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Even The Cowboys Thanksgiving Leftovers Are Food For Thought

What would Thanksgiving weekend be like without leftovers?  We've got plenty to chew.

Starting with the first loss of the Jason Garrett* Era  (* for "interim").  Like water, Cowboy player effort will now find its level.  Effort may have to a degree been artificially and temporarily boosted by the coaching change and the two-game win streak.  Now, and only now, will we find out who does or does not want to play, and who is or is not a professional.   Players will play.   Quitters will quit.  Slackers will slack.  Guys will continue to say all the right things.  But, like always, the Eye in the Sky Don't Lie.  Everything that goes on videotape during these remaining five games--and every practice--should and will impact 2011 roster decisions.  (Yes, there will be a 2011 season, at some point, in some form or fashion.)

Most encouraging trends over the past three weeks?  Seven takeaways.  New punch in the running game, including 144 rushing yards vs. the Saints.   More consistency in the O-line.  Improving zone pass defense cohesion and coordination.

Most discouraging continuation?  Still giving up way too many double-digit yardage passing plays.  The 55-yard Brees to Meachem strike that set up the winning New Orleans TD came on a third and ten from the Saint 33.  That can't happen, T-Newman.

Garrett's play-calling house was not completely clean Thursday.  I was fine with JG's decision to go for it on fourth and one from the Saint 21 in the first quarter.  The 'Boys were down 17-0, and needed an emotional lift and vote of confidence from their head coach.  Roger that.  But ix-nay on the play call, a pitch to Marion Barber.  Too much of an opportunity for defensive penetration.  (If you want to tell me that the real issue on this series was MartyB's nonchalance in going for the sticks on third down, I won't argue with you.)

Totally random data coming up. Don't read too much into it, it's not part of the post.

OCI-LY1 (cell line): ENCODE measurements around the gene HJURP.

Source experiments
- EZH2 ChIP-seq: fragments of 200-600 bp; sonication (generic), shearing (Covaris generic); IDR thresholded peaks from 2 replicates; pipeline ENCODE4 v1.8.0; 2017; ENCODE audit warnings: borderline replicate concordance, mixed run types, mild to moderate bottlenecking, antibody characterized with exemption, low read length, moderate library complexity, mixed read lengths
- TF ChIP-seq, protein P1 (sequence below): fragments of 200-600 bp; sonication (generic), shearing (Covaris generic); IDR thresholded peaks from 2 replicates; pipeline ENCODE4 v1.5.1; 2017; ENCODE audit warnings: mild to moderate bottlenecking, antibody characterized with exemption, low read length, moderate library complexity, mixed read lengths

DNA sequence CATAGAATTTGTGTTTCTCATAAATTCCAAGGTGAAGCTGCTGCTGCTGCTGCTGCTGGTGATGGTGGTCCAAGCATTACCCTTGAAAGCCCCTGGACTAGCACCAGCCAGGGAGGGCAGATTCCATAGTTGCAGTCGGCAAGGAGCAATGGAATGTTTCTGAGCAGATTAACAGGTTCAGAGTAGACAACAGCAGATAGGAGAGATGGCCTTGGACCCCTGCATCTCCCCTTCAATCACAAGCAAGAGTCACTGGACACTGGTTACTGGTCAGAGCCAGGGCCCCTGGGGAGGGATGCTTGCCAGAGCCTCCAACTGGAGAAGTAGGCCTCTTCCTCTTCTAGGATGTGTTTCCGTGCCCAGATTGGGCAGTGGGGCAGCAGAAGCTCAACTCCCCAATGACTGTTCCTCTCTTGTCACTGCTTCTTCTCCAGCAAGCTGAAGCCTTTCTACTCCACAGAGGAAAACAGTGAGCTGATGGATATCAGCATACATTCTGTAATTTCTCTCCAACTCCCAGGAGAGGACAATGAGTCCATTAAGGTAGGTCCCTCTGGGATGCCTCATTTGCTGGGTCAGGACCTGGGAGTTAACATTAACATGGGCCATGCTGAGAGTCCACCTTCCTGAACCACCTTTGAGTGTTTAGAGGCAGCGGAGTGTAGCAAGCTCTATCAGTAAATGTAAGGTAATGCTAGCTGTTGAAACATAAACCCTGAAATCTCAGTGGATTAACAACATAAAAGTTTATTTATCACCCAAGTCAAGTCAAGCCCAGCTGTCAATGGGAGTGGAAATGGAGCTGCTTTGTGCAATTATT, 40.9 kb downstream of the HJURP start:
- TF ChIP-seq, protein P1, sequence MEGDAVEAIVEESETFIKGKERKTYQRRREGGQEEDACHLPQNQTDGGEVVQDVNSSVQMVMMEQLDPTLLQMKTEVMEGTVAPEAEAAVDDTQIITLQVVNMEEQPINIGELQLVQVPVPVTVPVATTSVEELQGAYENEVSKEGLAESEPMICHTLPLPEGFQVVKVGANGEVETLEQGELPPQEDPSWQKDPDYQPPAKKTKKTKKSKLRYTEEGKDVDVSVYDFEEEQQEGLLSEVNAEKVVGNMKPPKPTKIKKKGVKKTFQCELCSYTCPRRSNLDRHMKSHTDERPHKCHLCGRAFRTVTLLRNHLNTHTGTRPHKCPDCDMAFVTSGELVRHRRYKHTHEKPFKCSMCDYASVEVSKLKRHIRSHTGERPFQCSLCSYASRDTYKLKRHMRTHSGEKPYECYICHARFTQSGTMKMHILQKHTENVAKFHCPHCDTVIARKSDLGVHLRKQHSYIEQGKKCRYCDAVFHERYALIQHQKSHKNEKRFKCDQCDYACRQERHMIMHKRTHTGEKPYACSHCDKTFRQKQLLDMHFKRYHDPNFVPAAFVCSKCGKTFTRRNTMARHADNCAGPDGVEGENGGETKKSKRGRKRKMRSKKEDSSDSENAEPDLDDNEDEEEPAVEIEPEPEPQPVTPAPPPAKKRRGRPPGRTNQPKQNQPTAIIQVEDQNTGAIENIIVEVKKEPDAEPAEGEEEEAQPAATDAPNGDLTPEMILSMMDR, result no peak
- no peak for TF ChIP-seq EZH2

Then, the final sequence in the fourth.  First and ten from the NO 41.  Down three.  Overtime opportunity looming.  Three straight incomplete passes, resulting in a fourth and ten, and no real choice but to attempt a 59-yard field goal.  As the kick itself proved, even four or five yards generated on that series could have made all the difference. Shoulda run the ball at least on first down, and that's not just 20-20 hindsight..

And, keep in mind Garrett had earlier passed up a 53-yard Buehler attempt, resulting in that dropped snap and ensuing freak-out by punter Mat McBriar.  This, despite the fact Buehler had already connected from 53 to close out the first half.

My point?  Garrett needs to figure out whether he does or does not have confidence in Buehler.  (I understand JG's ambivalence, but Buehler's role needs to be clarified.)

True, none of this would have mattered if Roy Williams had simply held onto the ball after catching a Kitna slant on third and six and high-tailing it to the Saint eleven.  If Dallas gets a TD from there to take a 34-23 lead with three minutes left, the game's over.  Even a chip shot field goal to make it 30-23 would have virtually guaranteed a chance to win in overtime, if necessary.


I'm not going Leon Lett here.  I'm not gonna make any reference to Roy as a Thanksgiving Turkey.  Here's one of those occasions where despite my partisan fervor, I'm going to give the other guy credit.  Malcolm Jenkins made one of the most truly phenomenal and heads-up plays anyone has ever seen.  Jenkins said later--and I believe him--that as soon as he took off in pursuit of Roy he made a conscious decision to go for the strip, realizing that simply getting Williams on the ground would just result in slow and certain death for his team.   Amazing presence of mind.  And an even more amazing play. 

I felt badly for Roy, whose ball security procedures on that play really weren't that sloppy.  Williams had played well. His block, along with others by Jason Witten and Felix Jones, were what sprang Miles Austin for that 60-yard end-around touchdown.   And later, even after his fumble, Roy made a very determined effort to pick up a first down on a third and one to keep a potential game-tying drive alive.

I've been extremely critical of Roy.  But he is having a very solid season, and it's fascinating to think how our perception of him as fans would have been altered if his apparent game-winning touchdown on the final play of the opener at Washington had not been negated by Alex Barron's penalty.  Such are the vagaries on which careers and reputations turn.

Man, I'm gonna have to unbutton my jeans and lie down for another T-Day weekend nap.  Even the leftovers are over-filling.

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